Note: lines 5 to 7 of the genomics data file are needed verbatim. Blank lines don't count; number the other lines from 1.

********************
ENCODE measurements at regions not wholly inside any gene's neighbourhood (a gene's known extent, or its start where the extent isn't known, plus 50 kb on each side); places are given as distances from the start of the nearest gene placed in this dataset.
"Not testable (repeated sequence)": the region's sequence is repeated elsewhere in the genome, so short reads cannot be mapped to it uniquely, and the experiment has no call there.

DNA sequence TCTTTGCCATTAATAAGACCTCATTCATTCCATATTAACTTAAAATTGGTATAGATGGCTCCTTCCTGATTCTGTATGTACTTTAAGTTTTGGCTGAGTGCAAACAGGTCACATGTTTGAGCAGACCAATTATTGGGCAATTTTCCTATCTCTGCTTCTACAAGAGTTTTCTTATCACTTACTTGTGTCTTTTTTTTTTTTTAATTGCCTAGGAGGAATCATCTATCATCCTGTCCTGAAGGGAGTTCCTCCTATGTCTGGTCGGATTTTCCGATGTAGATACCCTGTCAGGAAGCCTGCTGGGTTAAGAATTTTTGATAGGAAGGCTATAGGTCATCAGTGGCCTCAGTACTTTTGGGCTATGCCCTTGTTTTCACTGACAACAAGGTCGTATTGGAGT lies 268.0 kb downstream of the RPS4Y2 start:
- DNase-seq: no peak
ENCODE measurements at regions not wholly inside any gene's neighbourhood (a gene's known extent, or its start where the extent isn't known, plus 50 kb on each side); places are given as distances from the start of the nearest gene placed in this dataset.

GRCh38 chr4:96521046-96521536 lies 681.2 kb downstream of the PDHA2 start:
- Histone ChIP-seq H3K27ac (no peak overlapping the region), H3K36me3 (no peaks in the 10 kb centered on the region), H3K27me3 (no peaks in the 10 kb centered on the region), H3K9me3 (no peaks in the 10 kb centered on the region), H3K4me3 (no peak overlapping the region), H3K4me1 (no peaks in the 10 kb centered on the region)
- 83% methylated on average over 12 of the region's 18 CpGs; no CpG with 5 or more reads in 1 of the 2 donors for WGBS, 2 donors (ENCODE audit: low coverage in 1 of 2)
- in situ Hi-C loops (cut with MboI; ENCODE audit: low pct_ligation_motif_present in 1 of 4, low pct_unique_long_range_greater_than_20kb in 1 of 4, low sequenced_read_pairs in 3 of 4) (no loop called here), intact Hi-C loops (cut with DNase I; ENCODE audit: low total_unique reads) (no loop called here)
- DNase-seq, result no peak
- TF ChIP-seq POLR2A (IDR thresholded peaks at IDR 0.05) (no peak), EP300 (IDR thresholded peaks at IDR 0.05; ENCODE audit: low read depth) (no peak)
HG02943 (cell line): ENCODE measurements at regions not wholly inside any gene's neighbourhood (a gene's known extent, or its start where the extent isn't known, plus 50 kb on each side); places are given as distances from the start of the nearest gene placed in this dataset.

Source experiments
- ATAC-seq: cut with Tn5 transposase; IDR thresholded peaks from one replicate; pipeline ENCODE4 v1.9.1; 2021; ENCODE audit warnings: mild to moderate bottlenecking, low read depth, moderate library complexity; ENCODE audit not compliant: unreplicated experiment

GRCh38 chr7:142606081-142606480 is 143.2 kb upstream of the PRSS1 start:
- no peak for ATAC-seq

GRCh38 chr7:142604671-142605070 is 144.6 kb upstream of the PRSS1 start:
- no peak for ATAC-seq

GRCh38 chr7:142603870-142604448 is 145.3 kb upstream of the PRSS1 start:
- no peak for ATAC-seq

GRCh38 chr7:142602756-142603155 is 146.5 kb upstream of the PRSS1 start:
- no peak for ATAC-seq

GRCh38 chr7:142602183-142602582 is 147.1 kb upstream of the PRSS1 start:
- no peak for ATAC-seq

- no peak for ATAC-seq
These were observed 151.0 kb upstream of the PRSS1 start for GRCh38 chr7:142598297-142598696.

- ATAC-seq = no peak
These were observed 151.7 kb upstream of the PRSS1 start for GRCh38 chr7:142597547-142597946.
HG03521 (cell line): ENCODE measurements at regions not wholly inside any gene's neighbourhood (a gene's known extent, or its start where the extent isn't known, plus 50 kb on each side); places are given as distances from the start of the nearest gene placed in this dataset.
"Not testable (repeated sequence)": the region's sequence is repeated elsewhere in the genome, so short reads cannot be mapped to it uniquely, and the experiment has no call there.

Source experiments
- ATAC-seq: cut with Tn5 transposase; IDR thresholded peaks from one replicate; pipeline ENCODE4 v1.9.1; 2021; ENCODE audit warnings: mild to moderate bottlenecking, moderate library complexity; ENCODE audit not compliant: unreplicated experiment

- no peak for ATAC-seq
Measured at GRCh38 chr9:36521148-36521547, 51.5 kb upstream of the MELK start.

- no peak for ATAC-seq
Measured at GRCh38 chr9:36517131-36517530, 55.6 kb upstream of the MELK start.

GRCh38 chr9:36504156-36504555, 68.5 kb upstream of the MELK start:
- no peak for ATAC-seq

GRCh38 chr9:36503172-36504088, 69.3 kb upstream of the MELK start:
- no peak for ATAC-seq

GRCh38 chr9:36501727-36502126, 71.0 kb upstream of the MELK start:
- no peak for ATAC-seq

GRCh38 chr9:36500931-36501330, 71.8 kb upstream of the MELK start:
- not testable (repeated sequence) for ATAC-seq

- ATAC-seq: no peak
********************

ENCODE measurements at regions not wholly inside any gene's neighbourhood (a gene's known extent, or its start where the extent isn't known, plus 50 kb on each side); places are given as distances from the start of the nearest gene placed in this dataset.

GRCh38 chr4:96521046-96521536 lies 681.2 kb downstream of the PDHA2 start:
- Histone ChIP-seq H3K27ac (no peak overlapping the region), H3K36me3 (no peaks in the 10 kb centered on the region), H3K27me3 (no peaks in the 10 kb centered on the region), H3K9me3 (no peaks in the 10 kb centered on the region), H3K4me3 (no peak overlapping the region), H3K4me1 (no peaks in the 10 kb centered on the region)